,

that probable contingency as a motive to skilful lies, and surrounded them with such bring Denmark to reason time after time ; an air of hypocritical candor, that he for his we have, through our foreign minister, inti- part expects the final push; and the words mated tacitly but clearly that Denmark had are hardly out of his mouth before the order conceded as much as in the interests of peace is published for the permanent occupation of she could be expected to concede,-and then the purely Danish province of Jutland, and we have coldly abandoned her.

the appropriation of its revenues to the wants And now as to the other question : is of the occupying army. Denmark practically no worse off than she We have made it clear, then,-painfully would be if we had never interfered at all, clear,--that we have led Denmark to build on or.is she even the better by the exact amount our help, as no other great neutral power has of our reiterated but rather unsuccessful ad- done ; that we have used the hope of ultimate vice? No thinking man can doubt for a mo- help to extort from her piecemeal concessions ment that she is worse off. It is now morally inadequate to satisfy her enemies, adequate certain she will lose Jutland, probable that only to lay obligations upon us ; that we she will lose the islands. Had she never felt have virtually admitted that these concesa bope of our interference,-had she been sions have been pushed to the furthest reabuoyed up by no dream of a great power in sonable point; that, had we not interfered at reserve, there can be no doubt that after the all, Denmark could not well now be in nearly first disastrous campaign, she would have so hopeless a condition as she is ; and that, in yielded to force majeure, and saved Jutland at spite of all this, we have had the effrontery least, by abandoning the rest. If the pres- to wonder how she could put forward any sure of English counsel has squeezed out con- special claim on us, to which France and cession after concession, it was the secret Russia are not equally liable. To uş, we hope of English aid that kept up the buoy- confess, this appears to be conduct which ancy of resistance. No greater injury can be ought to sap our moral influence abroad and done to a weak State than to hold out, however make our friendship worthless. That Engvaguely, hopes of assistance until the ambitions land will fulfil her former contracts is still and powers of her antagonists are fully roused. unquestionable. But that she will deliberTo counsel, as we did, piecemeal concessions ately inspire hopes which she does not care instead of to counsel her frankly to make the to satisfy,—that she will betray by ambigbest terms she could with the enemy, since uous encouragement, and then set off her she had nothing to hope from us, was virtu- own interests against the ruin of her depenally to abandon her in the most fatal way dant,--that she will exact a compliance with possible. We have coaxed her back step by her advice, up to the very brink of ruin, as step towards the edge of the precipice, half the price of possible help, and then, without intending ourselves, wholly persuading her even a promise of that help, reproach ber victo expect, our own final interposition. Now tim with want of trust for not complying that she is on the very edge, we coldly con- with her last and hardest recommendation, clude our prudential calculation, find that it and intimate that all claim on her is forfeited, will risk more than we like, and so withdraw that she will do this, and not even feel it with a polite and even compassionate bow, as shameful, is now, we fear, beyond question ; she falls over the brink of the abyss into and who can say that this is not conduct which Germany is pushing her. Lord Rus- which must abridge even our material powsell even takes the pains to remark that Prus- er, curtail largely our international influence, sia and Austria still profess not to intend the and dishonor our English name? final push, but that they have told so many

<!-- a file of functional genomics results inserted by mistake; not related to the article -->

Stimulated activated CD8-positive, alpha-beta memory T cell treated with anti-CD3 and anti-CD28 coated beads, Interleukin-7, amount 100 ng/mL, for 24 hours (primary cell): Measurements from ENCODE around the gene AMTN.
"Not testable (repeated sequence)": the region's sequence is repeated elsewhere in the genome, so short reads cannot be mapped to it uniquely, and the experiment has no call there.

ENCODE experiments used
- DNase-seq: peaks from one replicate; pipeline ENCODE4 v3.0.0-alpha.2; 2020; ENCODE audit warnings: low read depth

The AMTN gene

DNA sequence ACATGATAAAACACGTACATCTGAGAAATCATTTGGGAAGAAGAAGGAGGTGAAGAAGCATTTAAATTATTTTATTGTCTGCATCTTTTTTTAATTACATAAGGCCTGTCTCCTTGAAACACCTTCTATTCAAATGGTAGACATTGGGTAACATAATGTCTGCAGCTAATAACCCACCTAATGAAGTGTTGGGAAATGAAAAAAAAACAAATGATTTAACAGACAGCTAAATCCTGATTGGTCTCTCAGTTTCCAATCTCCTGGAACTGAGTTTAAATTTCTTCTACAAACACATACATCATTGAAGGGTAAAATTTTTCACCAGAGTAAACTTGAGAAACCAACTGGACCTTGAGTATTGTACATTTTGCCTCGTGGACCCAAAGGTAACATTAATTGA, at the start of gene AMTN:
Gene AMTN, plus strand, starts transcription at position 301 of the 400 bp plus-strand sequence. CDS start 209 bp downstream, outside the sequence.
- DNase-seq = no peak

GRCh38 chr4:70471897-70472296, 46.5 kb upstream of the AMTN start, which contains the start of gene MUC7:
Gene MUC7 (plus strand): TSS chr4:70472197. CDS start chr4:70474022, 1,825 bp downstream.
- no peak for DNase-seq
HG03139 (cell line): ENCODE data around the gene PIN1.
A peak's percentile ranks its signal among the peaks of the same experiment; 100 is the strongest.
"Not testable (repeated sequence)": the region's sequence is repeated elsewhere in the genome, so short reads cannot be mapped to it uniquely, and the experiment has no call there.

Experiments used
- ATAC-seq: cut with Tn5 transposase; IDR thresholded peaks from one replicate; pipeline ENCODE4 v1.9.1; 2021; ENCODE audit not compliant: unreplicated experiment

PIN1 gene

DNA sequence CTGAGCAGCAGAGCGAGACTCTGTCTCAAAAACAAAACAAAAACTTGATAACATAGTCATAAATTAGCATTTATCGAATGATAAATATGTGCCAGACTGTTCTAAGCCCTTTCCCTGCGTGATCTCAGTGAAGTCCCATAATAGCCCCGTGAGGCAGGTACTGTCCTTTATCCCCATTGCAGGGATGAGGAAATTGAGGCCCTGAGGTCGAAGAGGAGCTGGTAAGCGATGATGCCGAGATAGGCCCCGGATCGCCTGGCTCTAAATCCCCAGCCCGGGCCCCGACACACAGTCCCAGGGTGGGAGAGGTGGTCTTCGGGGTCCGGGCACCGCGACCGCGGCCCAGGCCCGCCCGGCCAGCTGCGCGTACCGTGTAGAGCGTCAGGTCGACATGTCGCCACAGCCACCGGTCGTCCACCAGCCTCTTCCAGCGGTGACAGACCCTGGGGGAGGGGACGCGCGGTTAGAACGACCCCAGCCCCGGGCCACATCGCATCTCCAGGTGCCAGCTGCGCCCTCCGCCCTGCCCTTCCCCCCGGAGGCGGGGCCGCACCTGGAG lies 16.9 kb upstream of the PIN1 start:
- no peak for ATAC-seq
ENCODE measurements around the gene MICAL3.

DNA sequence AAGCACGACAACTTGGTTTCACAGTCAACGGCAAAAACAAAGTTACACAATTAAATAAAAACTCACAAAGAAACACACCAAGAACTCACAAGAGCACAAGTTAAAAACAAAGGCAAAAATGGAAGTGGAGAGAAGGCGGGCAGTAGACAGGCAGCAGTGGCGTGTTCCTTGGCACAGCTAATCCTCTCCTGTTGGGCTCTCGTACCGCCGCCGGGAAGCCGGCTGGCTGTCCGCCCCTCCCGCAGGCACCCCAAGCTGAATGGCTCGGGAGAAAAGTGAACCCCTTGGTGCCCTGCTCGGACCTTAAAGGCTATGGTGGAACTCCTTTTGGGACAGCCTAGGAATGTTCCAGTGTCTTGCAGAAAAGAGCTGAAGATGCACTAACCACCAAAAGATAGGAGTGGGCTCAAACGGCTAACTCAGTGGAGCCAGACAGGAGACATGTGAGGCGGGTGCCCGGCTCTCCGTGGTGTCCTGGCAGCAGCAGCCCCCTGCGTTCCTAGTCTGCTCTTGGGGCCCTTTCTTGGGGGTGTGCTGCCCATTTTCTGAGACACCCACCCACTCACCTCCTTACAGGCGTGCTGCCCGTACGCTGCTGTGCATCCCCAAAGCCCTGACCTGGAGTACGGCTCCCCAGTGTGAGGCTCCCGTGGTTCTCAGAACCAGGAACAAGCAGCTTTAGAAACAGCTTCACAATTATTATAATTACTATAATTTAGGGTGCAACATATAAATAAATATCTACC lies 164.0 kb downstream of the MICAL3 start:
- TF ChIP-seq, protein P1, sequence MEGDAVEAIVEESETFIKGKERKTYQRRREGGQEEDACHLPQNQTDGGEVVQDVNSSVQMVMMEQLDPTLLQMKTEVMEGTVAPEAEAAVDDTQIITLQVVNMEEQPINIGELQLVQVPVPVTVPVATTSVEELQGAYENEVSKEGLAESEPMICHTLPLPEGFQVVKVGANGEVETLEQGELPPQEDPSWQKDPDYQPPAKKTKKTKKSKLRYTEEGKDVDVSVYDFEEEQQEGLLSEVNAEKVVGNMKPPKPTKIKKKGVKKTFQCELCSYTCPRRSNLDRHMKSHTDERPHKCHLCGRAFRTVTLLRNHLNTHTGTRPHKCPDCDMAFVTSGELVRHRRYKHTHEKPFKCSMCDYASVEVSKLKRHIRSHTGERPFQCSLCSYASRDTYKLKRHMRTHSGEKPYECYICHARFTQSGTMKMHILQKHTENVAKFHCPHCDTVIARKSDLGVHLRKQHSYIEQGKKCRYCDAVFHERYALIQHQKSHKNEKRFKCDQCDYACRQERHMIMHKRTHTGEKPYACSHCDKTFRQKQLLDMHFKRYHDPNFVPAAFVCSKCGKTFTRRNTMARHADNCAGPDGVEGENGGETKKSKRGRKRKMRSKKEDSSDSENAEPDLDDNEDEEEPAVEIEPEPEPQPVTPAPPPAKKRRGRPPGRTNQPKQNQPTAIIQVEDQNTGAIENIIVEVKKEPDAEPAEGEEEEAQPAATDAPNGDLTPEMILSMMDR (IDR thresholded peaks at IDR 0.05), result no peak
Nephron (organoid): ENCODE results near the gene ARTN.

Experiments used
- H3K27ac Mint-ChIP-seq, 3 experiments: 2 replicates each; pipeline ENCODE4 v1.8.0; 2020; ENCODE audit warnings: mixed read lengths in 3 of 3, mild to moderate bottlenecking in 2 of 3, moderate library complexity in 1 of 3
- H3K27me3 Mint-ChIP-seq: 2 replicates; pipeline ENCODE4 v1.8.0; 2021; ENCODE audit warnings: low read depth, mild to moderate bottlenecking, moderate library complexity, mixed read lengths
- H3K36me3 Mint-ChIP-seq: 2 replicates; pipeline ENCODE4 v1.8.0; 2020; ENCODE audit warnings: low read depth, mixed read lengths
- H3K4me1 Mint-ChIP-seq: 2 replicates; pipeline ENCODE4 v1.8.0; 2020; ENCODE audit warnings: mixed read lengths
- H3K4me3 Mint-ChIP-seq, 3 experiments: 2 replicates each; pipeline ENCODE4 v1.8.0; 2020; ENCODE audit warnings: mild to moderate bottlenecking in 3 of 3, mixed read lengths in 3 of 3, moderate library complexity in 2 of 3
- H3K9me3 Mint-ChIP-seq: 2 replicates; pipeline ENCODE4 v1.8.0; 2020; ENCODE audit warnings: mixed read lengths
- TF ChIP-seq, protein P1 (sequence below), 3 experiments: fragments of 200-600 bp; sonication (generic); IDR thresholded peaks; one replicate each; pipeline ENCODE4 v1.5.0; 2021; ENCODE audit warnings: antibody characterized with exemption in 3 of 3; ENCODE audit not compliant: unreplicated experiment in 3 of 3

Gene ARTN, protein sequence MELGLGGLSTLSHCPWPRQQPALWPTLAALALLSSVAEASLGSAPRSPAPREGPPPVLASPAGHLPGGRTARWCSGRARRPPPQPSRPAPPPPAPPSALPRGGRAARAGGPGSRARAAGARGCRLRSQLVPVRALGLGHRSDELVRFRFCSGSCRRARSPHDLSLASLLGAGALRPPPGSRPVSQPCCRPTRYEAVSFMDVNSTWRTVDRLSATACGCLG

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RELIEVED.
For some the answering legions ; for others a

:
BY CAROLINE A. MASON.

harder fate : General Alexander Hayes, commanding the Sec-To stand in their lot, and having done all, to ond Brigade of Getty's Division, was killed. He